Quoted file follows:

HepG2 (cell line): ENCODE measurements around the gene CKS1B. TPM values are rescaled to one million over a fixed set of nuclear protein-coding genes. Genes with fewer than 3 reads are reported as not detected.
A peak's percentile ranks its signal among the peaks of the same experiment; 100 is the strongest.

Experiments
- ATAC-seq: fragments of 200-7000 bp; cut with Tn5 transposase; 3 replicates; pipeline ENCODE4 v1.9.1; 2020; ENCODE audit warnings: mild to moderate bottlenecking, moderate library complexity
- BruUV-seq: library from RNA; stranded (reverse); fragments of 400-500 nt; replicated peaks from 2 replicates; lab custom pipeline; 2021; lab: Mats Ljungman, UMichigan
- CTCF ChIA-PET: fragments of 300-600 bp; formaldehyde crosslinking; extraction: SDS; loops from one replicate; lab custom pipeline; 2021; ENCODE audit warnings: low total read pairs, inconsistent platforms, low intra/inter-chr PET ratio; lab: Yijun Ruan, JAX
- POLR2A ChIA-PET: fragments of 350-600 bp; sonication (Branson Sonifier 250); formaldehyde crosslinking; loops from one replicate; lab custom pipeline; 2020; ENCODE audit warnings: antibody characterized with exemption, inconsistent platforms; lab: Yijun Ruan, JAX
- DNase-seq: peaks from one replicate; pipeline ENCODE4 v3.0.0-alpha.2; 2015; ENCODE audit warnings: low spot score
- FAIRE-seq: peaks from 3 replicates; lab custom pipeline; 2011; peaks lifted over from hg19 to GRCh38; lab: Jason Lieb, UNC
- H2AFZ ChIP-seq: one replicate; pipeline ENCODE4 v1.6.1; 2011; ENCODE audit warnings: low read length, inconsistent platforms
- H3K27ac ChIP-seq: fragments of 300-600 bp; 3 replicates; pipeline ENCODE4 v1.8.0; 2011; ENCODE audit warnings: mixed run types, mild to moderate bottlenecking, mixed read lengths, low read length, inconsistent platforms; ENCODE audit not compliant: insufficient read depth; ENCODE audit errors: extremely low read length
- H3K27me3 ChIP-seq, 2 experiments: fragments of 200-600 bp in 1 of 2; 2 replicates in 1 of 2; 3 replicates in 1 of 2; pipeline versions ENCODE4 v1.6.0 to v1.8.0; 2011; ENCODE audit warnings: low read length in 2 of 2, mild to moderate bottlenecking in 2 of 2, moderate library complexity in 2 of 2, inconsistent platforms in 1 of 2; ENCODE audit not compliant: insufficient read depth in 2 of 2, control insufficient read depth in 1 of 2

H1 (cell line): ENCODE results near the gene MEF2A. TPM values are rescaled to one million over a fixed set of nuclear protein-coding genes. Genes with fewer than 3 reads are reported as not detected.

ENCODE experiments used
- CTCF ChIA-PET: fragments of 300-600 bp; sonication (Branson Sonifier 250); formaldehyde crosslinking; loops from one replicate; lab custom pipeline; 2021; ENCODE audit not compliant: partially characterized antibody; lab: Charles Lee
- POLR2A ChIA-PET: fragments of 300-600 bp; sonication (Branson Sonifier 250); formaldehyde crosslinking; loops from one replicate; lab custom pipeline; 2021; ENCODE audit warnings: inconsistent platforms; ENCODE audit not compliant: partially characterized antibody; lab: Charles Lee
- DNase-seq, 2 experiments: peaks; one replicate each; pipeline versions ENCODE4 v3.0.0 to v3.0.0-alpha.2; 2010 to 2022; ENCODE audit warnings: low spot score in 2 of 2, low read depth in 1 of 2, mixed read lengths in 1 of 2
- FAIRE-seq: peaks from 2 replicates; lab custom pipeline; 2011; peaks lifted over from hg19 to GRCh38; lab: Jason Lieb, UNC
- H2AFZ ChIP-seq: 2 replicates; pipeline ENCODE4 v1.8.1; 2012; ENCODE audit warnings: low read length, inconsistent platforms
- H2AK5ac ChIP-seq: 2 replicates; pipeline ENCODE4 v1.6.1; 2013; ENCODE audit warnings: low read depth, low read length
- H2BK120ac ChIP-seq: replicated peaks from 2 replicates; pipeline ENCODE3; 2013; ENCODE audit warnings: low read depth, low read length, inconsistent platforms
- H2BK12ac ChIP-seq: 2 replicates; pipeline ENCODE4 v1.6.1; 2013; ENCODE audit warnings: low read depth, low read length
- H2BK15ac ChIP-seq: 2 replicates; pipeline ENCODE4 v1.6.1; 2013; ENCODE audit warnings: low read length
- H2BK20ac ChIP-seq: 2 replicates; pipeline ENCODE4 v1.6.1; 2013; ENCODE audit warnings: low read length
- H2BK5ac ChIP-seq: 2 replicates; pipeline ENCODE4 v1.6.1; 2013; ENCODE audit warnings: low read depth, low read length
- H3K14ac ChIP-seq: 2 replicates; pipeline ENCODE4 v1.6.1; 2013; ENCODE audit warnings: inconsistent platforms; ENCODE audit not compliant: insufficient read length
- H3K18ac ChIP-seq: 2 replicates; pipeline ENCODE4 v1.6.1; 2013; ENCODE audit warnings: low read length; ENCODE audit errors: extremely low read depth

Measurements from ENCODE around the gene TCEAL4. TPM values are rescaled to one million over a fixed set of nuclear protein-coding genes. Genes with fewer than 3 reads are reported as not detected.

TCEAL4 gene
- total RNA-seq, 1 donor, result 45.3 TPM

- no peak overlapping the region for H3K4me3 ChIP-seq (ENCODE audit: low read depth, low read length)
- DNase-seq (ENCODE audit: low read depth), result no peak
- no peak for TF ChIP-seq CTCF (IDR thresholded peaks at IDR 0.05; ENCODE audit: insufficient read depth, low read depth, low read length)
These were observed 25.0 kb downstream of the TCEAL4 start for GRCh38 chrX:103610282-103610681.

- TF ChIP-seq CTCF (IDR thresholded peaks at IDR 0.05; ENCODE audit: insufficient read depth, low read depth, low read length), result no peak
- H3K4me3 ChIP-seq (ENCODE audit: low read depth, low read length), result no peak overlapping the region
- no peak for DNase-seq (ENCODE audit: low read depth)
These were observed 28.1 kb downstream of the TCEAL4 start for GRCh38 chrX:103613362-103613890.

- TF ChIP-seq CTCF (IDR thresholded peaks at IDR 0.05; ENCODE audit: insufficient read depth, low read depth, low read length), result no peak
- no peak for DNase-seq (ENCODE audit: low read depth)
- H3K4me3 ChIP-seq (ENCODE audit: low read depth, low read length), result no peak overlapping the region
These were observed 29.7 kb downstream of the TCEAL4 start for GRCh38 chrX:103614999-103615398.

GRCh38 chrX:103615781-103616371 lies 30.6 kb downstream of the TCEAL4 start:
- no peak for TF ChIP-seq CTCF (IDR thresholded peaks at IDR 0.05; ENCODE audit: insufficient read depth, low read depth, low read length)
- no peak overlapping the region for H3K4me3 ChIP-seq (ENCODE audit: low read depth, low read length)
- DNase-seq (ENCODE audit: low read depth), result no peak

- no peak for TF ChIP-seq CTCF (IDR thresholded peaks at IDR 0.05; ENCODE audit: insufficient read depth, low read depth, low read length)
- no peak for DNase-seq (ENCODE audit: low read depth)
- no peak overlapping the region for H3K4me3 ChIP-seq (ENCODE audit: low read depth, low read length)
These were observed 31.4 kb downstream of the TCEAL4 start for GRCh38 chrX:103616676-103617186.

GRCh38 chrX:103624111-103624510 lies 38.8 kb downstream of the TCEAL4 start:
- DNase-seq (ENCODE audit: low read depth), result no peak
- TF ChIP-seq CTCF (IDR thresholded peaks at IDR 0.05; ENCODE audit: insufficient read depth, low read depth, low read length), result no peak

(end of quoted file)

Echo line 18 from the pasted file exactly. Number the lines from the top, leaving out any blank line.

- FAIRE-seq: peaks from 2 replicates; lab custom pipeline; 2011; peaks lifted over from hg19 to GRCh38; lab: Jason Lieb, UNC